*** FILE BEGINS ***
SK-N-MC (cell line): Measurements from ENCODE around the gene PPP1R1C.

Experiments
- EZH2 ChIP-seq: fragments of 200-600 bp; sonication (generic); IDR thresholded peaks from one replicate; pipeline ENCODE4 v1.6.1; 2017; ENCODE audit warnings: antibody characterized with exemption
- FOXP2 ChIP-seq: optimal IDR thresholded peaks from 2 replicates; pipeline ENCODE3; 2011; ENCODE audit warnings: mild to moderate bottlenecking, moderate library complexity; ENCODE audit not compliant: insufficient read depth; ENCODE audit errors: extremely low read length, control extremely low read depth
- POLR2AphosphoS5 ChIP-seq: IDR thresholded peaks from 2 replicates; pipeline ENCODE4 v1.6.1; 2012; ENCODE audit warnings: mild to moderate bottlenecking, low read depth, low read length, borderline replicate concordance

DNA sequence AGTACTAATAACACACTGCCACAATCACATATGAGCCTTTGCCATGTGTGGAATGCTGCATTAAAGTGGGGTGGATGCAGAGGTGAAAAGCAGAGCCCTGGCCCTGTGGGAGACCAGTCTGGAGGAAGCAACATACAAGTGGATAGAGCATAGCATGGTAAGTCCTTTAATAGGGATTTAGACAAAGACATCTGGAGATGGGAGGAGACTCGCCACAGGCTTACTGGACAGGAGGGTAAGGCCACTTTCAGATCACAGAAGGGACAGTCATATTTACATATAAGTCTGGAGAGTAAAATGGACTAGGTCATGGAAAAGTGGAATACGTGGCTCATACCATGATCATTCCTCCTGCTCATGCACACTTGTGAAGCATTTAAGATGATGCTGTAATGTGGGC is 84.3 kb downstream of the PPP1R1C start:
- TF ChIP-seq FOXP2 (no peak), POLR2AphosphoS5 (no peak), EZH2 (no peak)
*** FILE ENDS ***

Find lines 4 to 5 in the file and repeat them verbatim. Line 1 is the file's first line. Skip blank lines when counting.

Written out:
- FOXP2 ChIP-seq: optimal IDR thresholded peaks from 2 replicates; pipeline ENCODE3; 2011; ENCODE audit warnings: mild to moderate bottlenecking, moderate library complexity; ENCODE audit not compliant: insufficient read depth; ENCODE audit errors: extremely low read length, control extremely low read depth
- POLR2AphosphoS5 ChIP-seq: IDR thresholded peaks from 2 replicates; pipeline ENCODE4 v1.6.1; 2012; ENCODE audit warnings: mild to moderate bottlenecking, low read depth, low read length, borderline replicate concordance